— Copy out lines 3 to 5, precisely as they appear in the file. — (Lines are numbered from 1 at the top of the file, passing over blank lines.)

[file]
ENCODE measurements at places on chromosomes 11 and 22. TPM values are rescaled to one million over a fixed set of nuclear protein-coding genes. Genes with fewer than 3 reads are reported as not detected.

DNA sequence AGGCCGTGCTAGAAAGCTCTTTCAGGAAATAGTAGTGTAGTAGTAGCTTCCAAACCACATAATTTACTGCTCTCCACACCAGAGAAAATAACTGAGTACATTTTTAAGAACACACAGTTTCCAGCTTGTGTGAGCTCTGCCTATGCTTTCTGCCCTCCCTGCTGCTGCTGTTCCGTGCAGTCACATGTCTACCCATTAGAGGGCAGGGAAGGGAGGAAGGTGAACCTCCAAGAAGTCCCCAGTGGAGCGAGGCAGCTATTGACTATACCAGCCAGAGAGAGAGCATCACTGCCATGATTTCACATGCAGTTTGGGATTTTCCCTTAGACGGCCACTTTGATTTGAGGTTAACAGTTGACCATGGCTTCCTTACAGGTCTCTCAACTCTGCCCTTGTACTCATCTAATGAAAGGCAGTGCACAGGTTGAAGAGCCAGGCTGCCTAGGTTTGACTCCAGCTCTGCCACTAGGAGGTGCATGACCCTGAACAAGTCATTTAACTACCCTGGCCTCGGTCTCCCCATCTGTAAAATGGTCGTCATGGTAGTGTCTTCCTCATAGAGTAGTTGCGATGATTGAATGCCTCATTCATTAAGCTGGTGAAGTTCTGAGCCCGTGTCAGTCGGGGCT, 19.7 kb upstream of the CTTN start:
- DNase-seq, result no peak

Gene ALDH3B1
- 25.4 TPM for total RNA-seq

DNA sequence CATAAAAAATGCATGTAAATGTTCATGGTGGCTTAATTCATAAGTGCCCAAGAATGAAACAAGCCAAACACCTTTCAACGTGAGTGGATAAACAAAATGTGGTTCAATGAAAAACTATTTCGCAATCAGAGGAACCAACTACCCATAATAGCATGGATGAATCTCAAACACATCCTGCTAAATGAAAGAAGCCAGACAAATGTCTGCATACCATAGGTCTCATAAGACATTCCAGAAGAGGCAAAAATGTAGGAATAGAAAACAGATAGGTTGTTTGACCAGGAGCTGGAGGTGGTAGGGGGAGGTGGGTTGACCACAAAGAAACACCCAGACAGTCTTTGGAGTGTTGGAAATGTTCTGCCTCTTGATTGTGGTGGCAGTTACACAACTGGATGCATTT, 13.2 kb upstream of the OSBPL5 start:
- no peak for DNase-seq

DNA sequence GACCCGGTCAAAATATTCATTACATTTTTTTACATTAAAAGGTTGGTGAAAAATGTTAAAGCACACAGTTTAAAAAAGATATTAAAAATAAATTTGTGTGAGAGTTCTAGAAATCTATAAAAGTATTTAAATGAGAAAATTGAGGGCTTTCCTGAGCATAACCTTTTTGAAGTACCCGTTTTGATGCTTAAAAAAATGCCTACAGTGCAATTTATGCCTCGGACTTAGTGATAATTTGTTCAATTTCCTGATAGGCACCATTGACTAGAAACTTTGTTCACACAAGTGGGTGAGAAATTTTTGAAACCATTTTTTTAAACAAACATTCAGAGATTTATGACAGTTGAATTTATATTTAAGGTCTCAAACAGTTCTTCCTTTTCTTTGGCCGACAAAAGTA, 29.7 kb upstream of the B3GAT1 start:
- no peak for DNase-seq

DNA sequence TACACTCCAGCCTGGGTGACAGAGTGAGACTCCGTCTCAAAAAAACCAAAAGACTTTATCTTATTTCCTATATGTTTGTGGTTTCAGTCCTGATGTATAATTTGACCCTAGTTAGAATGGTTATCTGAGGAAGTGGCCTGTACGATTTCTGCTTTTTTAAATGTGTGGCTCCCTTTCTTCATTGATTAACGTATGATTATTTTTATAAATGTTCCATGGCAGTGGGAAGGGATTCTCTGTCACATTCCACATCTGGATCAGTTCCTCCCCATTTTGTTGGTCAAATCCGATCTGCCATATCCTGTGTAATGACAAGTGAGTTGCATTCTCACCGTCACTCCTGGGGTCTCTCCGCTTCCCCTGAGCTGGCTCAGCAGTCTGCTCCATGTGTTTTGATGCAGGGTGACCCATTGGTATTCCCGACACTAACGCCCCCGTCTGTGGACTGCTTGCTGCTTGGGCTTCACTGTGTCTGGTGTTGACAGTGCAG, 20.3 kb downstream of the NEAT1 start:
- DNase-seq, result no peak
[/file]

- DNase-seq, result no peak

Gene ALDH3B1
- 25.4 TPM for total RNA-seq